Indigenous rights need to be spelled out more clearly, says Abegweit chief
'It's moving forward in a spirit of collaboration and cooperation instead of litigation'
Chief Brian Francis of the Abegweit First Nation would like to see the Trudeau government outline the rights of Indigenous people in law before the next federal election.
Francis, the leader of one of the two First Nation bands on P.E.I., sees that as the number one issue discussed at the Assembly of First Nations meetings last week in Gatineau, Que.
it will be done in the spirit of working together.- Chief Brian Francis
Opinions of leaders from across the country were divided, with many worried rushing the legislation could lead to problems. But Francis thinks it's key to reducing the number of disputes that end up in court.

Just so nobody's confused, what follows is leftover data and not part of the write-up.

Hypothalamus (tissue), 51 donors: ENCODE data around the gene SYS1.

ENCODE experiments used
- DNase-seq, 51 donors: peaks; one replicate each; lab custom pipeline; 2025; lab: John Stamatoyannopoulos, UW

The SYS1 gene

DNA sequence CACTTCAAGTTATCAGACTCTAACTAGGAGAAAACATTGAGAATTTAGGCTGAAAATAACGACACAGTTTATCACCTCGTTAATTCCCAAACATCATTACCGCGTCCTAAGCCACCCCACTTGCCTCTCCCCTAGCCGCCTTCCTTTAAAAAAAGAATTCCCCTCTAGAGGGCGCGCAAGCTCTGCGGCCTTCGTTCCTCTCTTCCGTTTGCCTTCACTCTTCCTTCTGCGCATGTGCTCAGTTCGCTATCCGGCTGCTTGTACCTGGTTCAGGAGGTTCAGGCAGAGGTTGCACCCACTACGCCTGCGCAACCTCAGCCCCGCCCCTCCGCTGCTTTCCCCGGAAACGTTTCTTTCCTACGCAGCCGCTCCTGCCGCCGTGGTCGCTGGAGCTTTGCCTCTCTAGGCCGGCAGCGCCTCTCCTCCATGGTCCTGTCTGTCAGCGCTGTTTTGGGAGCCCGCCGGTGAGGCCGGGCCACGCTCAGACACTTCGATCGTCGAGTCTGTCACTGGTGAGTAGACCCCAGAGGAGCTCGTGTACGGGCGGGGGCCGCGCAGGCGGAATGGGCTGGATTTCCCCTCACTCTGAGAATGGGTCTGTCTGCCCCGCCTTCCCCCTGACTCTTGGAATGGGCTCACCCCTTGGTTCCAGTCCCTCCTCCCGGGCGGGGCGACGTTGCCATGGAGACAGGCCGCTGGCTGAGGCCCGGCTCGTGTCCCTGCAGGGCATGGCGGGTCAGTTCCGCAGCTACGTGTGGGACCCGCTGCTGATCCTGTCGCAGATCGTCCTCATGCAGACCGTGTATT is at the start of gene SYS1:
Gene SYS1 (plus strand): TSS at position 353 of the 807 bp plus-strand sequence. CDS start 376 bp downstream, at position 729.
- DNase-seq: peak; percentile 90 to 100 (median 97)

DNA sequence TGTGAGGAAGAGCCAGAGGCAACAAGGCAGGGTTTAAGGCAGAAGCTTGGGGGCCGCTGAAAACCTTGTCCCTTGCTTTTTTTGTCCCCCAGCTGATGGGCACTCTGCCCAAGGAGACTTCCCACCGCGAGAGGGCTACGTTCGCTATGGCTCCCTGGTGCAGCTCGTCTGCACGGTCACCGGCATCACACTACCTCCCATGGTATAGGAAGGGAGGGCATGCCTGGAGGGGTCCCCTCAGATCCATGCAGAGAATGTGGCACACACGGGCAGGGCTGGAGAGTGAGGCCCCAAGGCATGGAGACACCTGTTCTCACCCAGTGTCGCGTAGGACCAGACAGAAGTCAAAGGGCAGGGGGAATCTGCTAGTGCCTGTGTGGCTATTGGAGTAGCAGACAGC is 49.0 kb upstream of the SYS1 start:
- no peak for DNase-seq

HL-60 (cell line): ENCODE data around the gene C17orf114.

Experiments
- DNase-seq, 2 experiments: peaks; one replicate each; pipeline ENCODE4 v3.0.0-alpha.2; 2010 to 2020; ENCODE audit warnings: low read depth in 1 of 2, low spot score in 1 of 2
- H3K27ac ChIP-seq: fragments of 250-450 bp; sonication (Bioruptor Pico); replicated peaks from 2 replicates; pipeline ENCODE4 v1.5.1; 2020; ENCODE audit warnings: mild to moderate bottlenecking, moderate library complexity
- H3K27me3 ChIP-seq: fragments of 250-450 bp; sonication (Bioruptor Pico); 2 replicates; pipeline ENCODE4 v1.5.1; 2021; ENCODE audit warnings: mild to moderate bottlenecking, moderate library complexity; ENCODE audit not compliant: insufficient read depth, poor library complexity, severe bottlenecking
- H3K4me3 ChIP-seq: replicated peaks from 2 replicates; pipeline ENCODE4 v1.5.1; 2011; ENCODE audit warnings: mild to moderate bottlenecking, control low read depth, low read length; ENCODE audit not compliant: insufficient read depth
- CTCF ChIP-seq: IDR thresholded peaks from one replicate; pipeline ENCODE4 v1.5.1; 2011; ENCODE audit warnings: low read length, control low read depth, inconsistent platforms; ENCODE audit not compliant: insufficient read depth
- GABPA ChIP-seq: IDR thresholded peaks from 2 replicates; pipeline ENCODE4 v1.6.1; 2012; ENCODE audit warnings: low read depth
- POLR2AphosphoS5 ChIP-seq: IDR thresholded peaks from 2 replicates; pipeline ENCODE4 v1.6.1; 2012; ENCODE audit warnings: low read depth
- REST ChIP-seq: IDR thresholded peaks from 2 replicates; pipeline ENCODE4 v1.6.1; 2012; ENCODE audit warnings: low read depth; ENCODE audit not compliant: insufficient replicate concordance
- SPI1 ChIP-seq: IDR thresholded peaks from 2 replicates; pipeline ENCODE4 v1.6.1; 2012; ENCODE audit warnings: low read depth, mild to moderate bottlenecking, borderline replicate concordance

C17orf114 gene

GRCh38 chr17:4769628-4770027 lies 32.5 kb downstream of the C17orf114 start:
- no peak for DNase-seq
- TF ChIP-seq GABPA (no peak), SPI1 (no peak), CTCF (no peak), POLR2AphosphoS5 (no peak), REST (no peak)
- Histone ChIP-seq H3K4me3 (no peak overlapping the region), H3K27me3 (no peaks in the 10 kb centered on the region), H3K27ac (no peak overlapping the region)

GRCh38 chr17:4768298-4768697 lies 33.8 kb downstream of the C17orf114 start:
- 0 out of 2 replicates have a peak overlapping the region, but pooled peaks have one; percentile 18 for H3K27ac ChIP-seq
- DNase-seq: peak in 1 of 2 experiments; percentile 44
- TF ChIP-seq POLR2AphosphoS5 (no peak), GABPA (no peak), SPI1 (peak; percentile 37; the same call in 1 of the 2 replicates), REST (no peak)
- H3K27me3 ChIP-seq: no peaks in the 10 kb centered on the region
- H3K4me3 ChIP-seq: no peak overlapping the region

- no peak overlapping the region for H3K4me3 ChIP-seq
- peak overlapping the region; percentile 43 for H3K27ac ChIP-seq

"It's moving forward in a spirit of collaboration and cooperation instead of litigation," he said.
"When you look at First Nations rights in Canada it seems to have always amounted to going to court for different things to uphold our rights. This way it will be done in the spirit of working together with the government. That's key."
As an example, Francis brought up expectations around the duty to consult with First Nations.
Marijuana legalization was another big issue at the meetings. Many First Nations feel left out of the process, said Francis, and argued they should get a piece of the excise tax.
Francis said he has had a preliminary meeting with the P.E.I. government on the issue, but there aren't a lot of details to share yet.
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With files from Laura Chapin